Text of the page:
Salvatore Quasimodo Biography
(Italian Poet, Translator and Winner of 1959 Nobel Prize in Literature)
Birthday: August 20, 1901 (Leo)
Born In: Modica, Italy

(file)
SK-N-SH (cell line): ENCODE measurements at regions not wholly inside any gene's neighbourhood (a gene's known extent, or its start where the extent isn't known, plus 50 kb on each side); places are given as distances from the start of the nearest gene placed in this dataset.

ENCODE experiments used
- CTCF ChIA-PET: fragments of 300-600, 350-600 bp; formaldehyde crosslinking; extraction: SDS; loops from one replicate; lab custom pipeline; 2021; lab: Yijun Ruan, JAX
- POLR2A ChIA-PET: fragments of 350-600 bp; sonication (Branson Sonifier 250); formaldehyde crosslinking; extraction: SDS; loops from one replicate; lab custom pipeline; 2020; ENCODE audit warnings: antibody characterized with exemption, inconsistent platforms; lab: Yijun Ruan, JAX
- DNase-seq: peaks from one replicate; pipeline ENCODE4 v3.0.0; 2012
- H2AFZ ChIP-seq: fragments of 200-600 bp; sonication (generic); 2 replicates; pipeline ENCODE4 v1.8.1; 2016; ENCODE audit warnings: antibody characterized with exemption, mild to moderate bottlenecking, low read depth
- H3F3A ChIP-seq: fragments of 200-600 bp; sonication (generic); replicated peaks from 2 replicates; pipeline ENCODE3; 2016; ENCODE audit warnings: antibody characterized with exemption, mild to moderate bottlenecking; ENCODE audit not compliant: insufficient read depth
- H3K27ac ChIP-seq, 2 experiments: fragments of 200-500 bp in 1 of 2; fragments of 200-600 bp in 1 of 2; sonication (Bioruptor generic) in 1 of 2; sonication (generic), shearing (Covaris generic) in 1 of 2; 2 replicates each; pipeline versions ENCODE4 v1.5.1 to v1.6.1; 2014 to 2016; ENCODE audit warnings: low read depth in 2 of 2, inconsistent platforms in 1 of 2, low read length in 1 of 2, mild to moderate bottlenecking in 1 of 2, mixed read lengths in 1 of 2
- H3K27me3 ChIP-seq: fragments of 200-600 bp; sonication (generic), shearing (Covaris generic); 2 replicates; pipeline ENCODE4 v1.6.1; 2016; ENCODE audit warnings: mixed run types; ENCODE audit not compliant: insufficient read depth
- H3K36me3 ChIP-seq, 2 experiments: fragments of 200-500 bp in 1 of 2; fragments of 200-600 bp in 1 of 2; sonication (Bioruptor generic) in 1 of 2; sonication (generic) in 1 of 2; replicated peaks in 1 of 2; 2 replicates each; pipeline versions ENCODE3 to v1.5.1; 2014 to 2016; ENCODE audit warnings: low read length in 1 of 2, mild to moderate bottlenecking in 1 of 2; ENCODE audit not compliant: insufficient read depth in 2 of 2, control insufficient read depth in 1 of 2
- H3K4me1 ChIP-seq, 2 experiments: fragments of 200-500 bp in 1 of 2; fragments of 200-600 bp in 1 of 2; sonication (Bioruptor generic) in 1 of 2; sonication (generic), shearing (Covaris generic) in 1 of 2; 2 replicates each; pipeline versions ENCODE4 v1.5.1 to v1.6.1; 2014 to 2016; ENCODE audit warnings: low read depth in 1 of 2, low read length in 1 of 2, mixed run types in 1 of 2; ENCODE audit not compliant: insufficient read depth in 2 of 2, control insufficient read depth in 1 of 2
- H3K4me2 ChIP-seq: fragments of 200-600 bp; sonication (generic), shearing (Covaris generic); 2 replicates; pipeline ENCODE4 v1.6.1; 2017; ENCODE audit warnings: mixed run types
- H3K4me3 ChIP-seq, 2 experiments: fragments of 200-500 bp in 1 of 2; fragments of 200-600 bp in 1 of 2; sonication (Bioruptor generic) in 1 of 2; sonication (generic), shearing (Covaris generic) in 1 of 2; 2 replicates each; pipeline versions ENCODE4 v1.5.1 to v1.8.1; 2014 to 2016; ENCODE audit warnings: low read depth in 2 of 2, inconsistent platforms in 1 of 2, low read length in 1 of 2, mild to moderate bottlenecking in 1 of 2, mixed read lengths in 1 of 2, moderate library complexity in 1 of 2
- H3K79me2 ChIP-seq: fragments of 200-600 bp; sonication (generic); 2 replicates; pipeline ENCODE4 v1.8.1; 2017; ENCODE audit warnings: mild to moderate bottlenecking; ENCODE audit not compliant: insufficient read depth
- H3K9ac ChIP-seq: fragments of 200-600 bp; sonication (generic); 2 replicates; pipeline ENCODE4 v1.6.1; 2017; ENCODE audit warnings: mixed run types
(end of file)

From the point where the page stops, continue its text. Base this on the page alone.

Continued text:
Salvatore Quasimodo was an Italian poet, author, critic and translator. He was considered as one of the leading Italian poets of the twentieth century. From being an adherent of the Hermetic poets like Eugenio Montale and Giuseppe Ungaretti, he eventually emerged as one of the leaders of the Hermetic movement. His works during this period include ‘Acque e terre’ (1930), ‘Oboe sommerso’ (1932), ‘Odore di eucalyptus’ (1933), ‘Erato e Apollion’ (1936), ‘Poesie’ (1938) and ‘Ed è subito sera’ (1942). He chaired the Italian literature at Milan’s ‘Guiseppe Verdi Conservatory’ in 1941. Quasimodo faced confinement, although for a short while, at the time of the ‘Second World War’ due to his anti-Fascist leanings. His works of poetry in ‘Nuove poesie’ (1942) gives an inkling of his works post the ‘Second World War’ which reflects understanding of social scenario, challenges, grievances and hope of a common man. Soon he emerged as an eminent poet on contemporary history and social issues. His works during this period include ‘Giorno dopo giorno’ (1947), ‘La vita non é sogno’ (1949), ‘Il falso e vero verde’ (1956), and ‘La terra impareggiabile’ (1958). His outstanding body of works earned him the Nobel Prize for Literature in 1959. He received ‘honoris causa’ degree from the ‘University of Messina’ in 1960 and that from the ‘University of Oxford’ in 1967.